Advances in infrared (IR) focal plane arrays (FPA) have steadily encroached upon the limits of technology. Larger formats, smaller detectors, and higher operability have improved performance. The next step is an FPA that accepts photons and converts them into a corresponding digital word. This advancement reduces susceptibility to electromagnetic interference (EMI) at the interface and minimizes the complexity of the downstream electronics. Attempts to integrate this function in an FPA involved technical difficulties such as increased power, low resolution, and non-linearity. Santa Barbara Focalplane has successfully developed a number of different types of digital FPAs with improved performance and lower power than equivalent analog FPAs. These FPAs have been integrated into closed-cycle dewar-cooler assemblies (IDCA) and are being shipped in production quantities.
The advanced planar ion-implantation-isolated heterojunction process, which utilizes the benefits of both the boron implantation and the heterojunction epitaxy techniques, has been developed and used to produce longwave and very longwave HgCdTe focal plane arrays in the 320v256 format. The wavelength of these arrays ranges from 10.0-17.0μm. The operability of the longwave HgCdTe arrays is typically over 97%. Without anti-reflection coating and with a 60° FOV cold shield, the D* of the 10.0μm array is 9.4x1010cm x (Hz)1/2 x W-1 at 77K. The 14.7μm and 17.0μm very longwave HgCdTe array diodes have excellent reverse characteristics. The detailed characteristics of these arrays are presented.
A theoretical design of a reconfigurable detector array assembly is presented. This device is capable of changing the angular resolution and thermal sensitivity of the electro- optics array in real time. The apparent layout (i.e., size, spacing, and location) of the focal plane array detector elements is dynamic. This approach allows varying the instantaneous field-of-view as a function of the field angle, and combining adjacent spectral bands when poor atmospheric conditions are presented. This infrared reconfigurable hyperspectral focal plane array (IR-RHFPA) provides a way to get rid of some of the problems related to multi-spectral imagery sensors such as data rate, bow-tie effect, and sensitivity. Curves of spatial resolution versus field angle, and thermal sensitivity versus wavelength are obtained for the proper design and optimization of the IR-RHFPA. The potential operational configurations that best satisfy the system requirements are identified and displayed.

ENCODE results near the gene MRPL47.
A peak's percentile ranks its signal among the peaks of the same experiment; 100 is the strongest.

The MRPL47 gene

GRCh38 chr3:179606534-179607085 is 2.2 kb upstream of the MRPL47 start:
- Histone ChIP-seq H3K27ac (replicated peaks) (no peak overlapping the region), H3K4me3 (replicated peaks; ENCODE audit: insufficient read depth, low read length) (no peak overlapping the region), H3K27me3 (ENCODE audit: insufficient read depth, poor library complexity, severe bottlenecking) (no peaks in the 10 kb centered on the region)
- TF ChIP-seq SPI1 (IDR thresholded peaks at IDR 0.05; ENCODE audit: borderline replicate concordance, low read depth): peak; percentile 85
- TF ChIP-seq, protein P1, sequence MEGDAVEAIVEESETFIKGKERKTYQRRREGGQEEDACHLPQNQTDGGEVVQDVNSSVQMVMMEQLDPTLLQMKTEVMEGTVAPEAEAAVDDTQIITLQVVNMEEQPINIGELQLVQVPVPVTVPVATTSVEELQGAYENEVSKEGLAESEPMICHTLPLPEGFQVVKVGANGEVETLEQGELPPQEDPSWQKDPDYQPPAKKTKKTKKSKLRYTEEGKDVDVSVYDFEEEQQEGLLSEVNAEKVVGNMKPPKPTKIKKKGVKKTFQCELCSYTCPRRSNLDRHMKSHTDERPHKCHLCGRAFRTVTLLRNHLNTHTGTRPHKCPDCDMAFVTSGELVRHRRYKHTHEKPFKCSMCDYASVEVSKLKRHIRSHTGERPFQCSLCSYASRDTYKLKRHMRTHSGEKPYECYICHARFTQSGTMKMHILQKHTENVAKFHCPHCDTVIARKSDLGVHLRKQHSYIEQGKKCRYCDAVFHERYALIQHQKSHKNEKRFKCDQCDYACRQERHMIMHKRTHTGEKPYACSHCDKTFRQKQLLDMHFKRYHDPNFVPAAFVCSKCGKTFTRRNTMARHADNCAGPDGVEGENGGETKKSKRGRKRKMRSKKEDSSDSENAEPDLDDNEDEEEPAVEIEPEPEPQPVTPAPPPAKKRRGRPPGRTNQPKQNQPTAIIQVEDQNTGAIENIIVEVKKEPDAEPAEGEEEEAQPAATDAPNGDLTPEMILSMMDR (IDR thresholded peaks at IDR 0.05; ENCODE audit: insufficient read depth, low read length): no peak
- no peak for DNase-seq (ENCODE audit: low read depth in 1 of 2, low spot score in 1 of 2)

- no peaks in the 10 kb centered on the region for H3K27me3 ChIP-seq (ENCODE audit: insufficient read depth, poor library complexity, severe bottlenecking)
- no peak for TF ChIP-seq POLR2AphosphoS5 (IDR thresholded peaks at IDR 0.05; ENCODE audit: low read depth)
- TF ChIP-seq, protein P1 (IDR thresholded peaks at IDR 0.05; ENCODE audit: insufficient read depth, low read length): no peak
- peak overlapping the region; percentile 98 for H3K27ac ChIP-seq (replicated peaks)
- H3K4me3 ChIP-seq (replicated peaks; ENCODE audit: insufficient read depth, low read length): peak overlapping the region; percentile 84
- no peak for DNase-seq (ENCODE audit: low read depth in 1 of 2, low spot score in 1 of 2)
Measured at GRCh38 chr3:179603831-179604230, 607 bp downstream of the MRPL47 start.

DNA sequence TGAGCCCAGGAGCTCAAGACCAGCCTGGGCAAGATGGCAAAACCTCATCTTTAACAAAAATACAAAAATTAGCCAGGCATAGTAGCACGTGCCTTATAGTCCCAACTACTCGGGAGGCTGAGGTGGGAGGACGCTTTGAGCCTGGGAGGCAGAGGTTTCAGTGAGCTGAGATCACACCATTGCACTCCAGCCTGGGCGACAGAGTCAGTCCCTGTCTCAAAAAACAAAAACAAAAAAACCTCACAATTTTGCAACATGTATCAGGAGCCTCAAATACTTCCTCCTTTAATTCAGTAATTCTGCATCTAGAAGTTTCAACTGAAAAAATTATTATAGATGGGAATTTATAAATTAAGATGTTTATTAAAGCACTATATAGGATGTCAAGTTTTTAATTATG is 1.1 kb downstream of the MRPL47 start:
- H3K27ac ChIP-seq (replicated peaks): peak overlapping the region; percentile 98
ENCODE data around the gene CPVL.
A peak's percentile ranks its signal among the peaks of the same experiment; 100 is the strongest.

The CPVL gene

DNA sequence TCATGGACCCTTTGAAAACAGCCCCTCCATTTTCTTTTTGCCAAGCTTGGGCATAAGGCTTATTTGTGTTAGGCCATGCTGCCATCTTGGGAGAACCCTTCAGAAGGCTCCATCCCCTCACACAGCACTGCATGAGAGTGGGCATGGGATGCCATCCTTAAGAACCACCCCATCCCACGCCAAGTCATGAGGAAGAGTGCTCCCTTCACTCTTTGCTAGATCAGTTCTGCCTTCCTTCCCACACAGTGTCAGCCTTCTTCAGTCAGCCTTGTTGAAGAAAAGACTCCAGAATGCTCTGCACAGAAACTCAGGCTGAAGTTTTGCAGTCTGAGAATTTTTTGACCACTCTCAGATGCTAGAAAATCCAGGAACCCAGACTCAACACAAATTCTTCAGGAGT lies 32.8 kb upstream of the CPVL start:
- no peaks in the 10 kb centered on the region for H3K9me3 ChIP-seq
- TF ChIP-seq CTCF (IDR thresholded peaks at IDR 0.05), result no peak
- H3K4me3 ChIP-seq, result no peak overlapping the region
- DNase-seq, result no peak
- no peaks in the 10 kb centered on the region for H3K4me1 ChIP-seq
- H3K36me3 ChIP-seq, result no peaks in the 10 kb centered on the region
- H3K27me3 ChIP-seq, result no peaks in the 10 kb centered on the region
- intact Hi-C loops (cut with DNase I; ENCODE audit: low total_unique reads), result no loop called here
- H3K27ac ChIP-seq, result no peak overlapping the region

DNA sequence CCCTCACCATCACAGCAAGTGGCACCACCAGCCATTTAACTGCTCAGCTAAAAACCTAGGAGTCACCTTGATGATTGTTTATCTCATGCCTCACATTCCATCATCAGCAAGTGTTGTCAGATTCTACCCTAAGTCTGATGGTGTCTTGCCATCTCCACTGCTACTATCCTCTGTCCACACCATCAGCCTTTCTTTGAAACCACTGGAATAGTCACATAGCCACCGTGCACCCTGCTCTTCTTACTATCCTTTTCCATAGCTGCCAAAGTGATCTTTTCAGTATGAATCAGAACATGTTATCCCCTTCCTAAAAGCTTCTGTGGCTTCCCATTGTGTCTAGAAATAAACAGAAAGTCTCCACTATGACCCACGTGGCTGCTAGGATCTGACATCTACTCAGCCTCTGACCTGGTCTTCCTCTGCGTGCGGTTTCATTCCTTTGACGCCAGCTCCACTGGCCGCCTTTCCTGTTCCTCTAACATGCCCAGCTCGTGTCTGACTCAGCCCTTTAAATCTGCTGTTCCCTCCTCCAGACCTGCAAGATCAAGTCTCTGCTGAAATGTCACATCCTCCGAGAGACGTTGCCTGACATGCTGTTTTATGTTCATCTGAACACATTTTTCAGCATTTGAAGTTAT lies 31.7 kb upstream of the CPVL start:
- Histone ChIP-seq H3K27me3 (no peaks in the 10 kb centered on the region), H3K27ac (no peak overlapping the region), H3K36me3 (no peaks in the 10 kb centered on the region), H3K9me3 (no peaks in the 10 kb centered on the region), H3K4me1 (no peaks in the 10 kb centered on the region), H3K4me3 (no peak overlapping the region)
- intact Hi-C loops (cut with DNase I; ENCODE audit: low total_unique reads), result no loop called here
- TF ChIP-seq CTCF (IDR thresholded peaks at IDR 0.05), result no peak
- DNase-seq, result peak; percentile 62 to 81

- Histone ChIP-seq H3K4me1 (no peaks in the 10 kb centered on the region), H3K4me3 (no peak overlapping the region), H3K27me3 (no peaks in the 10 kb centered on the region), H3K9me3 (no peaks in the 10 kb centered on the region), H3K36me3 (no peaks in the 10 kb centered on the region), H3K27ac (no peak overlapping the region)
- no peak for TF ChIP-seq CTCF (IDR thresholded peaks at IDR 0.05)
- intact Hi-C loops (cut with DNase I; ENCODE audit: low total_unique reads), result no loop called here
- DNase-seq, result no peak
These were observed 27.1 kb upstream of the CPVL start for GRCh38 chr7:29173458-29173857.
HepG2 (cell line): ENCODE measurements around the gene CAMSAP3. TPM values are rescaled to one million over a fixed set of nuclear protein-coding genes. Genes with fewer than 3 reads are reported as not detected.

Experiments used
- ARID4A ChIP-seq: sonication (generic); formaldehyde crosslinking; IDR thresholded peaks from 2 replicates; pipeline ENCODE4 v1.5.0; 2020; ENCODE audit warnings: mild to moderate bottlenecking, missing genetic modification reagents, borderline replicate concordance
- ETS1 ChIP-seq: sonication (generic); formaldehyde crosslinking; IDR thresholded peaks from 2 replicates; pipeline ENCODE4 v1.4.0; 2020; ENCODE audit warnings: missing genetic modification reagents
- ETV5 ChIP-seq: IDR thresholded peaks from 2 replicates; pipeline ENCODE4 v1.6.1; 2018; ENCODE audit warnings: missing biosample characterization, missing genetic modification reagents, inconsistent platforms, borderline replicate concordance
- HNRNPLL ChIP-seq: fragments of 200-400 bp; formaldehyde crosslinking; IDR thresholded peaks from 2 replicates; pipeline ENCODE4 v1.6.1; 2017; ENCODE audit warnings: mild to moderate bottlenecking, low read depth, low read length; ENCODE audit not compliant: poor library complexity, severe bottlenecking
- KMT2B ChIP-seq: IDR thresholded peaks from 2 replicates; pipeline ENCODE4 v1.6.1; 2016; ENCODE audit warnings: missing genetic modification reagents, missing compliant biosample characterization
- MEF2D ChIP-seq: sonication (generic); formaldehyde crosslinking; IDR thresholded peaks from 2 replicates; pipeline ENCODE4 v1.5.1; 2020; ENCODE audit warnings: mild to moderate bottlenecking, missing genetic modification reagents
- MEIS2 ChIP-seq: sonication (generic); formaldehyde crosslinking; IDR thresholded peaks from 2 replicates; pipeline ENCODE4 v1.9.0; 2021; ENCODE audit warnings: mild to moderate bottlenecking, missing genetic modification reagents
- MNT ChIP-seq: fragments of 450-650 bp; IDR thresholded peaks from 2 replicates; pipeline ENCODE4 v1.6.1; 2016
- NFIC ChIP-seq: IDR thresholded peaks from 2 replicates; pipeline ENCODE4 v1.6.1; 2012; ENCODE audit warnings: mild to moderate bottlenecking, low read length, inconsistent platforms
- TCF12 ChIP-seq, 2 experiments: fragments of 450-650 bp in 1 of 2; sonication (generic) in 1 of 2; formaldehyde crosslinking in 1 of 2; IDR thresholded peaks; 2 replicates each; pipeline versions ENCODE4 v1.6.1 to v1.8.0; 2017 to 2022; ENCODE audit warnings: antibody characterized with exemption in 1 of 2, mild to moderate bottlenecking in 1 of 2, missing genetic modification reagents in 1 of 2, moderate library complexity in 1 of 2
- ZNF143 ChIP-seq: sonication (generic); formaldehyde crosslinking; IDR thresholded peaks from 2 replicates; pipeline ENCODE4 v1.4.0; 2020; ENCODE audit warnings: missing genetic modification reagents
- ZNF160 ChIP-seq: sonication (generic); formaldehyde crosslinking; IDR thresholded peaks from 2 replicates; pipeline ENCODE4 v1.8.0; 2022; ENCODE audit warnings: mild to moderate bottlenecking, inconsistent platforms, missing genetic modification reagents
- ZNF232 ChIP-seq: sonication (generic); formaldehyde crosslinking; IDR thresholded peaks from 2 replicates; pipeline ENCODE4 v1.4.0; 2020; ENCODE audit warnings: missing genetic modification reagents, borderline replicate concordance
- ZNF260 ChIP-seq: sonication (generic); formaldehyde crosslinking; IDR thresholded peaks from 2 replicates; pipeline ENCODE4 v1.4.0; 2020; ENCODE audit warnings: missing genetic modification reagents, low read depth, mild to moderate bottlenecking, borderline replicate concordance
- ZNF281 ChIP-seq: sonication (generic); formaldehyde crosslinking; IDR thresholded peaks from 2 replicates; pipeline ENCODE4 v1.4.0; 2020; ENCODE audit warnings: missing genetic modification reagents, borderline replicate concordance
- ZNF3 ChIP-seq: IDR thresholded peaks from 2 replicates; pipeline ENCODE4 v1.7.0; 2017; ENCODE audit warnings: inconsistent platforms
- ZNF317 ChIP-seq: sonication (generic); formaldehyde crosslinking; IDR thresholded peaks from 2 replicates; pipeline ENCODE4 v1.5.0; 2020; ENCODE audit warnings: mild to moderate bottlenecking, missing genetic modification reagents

Santa Barbara Focalplane has recently added a versatile large- format MWIR camera to its product family. The camera features a dynamically moveable window ranging in size from 128 X 8 (greater than 4 KHz frame rates) up to 640 X 512 (120 Hz frame rates) with an 8 pixel resolution. This paper addresses the FPA architecture along with various performance parameters, noise, resolution issues, and some early measurements.
Modern focal plane arrays (FPAs) are being driven to lower cost, higher resolution, and more features. The complexity and requirements of such FPAs overwhelm traditional design approaches. An all encompassing design methodology that includes the requirements process, a tightly integrated test capability, an extensive modeling capability, and a detailed understanding of the foundry and FPA fabrication processes is required. Santa Barbara Focalplane's overall design methodology is presented as an approach to managing current and future FPA complexity.
The ImagIR infrared imaging system along with image based test methods has been used as a primary approach for evaluating focal plane array performance at Santa Barbara Focalplane (SBF). This information has been used to provide feedback to the in-house processing line as part of the SBF continuous measurable improvement program. Recently, the testing capabilities at SBF have undergone significant expansion through an elegant integration of the ImagIR systems with other commercially available software and hardware. The resultant test set contains a new powerful test environment where system imagery and traditional radiometric figures of merit are readily available for evaluation and correlation. Key features of this environment include a user friendly interface, flexibility, and low development, replication, modification, and maintenance costs.